Letter to Legislators Considering the Governor's Latest Budget Proposal

June 5, 2012

Members of the Senate and Assembly Budget Committees

Re: When Considering the Governor's Latest Budget Proposal

The accumulated effect of years of budget cutting has been to erode the pillars of the University of California and the Master Plan for Higher Education. As the state cuts funding to UC, UC pressures the state to reduce oversight, while, at the same time, the University considers changes that would weaken its public mission. Protecting access to quality higher education is more important than ever, and State government must maintain its oversight of California’s investments in the University.

The Master Plan was designed to reduce wasteful incoherence and destructive competition by unifying each of the segments and endeavoring to provide comparable quality across the campuses of each segment. Within UC, the goal is to bring each campus to the same high level of achievement in teaching, research, and service. Great progress has been made. Six of the University campuses are now members of the prestigious Association of American Universities. This view of one university with ten campuses and comparable quality across the system is part of the genius of the Master Plan. It benefits the state and the students, faculty, and staff of each campus.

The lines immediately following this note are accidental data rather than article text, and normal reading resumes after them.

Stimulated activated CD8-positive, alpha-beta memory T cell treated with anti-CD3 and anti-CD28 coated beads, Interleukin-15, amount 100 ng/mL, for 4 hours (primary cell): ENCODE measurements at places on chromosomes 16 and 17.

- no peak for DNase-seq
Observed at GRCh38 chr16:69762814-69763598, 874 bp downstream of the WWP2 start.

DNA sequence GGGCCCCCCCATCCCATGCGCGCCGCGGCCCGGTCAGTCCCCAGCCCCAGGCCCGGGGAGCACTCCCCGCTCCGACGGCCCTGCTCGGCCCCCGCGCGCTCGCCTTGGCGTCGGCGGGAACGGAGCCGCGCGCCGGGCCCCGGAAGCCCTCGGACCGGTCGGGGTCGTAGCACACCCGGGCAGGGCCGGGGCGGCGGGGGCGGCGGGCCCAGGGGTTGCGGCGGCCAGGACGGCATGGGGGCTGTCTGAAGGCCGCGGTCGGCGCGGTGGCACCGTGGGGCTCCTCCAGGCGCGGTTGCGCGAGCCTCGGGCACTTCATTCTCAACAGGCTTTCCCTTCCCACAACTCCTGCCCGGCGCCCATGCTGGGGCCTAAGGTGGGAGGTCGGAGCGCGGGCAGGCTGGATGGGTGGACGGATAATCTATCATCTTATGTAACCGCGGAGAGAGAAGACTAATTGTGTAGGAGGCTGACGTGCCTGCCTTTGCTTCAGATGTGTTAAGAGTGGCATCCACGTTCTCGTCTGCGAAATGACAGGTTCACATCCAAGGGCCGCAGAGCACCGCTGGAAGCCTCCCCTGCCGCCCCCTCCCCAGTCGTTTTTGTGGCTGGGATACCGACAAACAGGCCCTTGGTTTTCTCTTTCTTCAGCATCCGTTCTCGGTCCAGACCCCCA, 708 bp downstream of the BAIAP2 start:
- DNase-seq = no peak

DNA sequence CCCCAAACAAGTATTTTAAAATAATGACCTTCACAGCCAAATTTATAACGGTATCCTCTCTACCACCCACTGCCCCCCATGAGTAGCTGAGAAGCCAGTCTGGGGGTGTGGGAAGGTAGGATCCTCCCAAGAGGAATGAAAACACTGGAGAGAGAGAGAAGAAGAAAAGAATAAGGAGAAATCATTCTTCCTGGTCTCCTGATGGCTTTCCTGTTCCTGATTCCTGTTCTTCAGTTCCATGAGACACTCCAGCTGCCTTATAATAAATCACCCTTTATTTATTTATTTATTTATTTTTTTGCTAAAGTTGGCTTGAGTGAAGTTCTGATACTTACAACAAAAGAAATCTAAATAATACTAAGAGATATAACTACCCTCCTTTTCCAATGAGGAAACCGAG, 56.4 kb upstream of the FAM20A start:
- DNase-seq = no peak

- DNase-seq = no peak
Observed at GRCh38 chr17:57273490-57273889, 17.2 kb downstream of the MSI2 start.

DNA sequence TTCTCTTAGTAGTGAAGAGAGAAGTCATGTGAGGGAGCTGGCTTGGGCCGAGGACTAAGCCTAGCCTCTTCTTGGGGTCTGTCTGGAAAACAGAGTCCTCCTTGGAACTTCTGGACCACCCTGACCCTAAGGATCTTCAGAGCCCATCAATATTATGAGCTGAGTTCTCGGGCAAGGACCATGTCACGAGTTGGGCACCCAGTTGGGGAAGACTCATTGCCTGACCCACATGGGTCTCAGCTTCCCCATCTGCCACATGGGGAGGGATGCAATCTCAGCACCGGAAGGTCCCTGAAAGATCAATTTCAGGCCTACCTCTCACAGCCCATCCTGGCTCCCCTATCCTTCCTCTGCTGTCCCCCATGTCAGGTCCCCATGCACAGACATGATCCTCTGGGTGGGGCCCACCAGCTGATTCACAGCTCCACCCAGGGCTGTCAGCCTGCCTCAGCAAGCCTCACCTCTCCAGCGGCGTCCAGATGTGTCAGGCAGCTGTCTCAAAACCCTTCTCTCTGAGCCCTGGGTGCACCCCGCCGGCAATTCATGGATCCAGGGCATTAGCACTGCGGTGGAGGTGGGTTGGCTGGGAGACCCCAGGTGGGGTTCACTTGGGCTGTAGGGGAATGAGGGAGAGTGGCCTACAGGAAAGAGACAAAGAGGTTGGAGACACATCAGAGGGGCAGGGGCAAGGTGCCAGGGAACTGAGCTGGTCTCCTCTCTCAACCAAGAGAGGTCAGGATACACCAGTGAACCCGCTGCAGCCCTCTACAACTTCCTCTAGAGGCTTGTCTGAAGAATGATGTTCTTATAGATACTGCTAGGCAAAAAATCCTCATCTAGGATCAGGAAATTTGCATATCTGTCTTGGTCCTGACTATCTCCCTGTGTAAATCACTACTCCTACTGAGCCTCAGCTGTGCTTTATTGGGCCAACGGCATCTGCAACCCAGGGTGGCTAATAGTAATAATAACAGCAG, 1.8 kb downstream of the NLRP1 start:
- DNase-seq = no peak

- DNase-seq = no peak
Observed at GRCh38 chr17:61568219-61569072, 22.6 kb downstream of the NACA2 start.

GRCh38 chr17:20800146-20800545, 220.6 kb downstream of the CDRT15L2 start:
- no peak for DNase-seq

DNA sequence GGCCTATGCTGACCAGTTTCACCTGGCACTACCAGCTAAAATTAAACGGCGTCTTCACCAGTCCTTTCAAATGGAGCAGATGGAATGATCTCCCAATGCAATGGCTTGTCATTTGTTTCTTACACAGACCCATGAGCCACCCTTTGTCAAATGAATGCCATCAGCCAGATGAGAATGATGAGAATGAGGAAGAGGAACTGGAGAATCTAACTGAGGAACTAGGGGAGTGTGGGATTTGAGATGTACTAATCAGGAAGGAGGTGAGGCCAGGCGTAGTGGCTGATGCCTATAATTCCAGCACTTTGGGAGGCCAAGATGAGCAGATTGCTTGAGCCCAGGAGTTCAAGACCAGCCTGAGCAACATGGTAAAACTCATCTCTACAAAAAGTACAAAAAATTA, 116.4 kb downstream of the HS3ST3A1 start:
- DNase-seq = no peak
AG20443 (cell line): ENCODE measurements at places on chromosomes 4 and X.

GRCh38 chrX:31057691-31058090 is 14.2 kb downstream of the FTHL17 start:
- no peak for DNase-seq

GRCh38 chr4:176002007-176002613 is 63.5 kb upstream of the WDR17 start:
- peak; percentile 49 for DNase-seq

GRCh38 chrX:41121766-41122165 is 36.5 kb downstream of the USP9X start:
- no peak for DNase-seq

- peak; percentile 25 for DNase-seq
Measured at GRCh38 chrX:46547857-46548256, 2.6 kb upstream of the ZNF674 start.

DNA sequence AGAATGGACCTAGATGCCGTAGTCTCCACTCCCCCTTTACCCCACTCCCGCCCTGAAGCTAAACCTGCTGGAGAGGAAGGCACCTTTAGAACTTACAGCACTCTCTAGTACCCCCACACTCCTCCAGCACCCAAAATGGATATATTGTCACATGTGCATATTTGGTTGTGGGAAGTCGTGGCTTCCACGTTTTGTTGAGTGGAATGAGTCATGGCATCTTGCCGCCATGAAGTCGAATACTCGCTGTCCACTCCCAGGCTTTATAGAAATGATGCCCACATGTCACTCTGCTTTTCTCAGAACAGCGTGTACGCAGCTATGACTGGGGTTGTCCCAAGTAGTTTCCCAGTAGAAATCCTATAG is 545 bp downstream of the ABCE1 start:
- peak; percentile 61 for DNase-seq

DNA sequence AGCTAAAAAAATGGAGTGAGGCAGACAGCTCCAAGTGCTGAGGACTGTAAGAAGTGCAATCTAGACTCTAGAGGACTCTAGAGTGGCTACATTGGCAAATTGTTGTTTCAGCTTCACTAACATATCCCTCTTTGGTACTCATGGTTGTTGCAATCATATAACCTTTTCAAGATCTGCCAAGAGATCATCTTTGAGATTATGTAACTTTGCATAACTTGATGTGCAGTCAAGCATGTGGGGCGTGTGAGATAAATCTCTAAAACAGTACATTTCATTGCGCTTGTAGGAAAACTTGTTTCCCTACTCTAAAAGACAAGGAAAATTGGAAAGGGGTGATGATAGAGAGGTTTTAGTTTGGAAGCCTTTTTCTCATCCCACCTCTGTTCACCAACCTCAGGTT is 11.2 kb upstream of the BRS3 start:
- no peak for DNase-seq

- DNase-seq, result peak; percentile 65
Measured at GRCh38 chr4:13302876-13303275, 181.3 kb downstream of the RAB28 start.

Unfortunately there are perverse financial incentives that favor breaking up the system, that disadvantage California students in access to the University, and that erode the quality of a UC education. New University policies to restructure the allocation of funds within the University have been adopted, and others are currently being finalized. They incentivize the campuses in pursuing independent strategies to maximize their separate revenues without providing constraints to ensure that the system meets its obligations to California while maintaining unity and overall quality.

These circumstances necessitate continuing oversight. California will be well-served if the Legislature:

1) Sets enrollment targets for California resident students and states its intention to hold the University accountable for meeting those goals.

2) Monitors quality indicators including student faculty ratio, class size, courses offered, and graduation rates.

3) Provides incentives for the University to refrain from further increases in tuition.

Each of the above items emphasizes a key element of the mission of the University. Only if the State and the University maintain their appropriate commitments to a partnership will the University continue as a great public institution. 


Joe Kiskis
Vice President for External Relations, Council of UC Faculty Associations and
Professor of Physics, UC Davis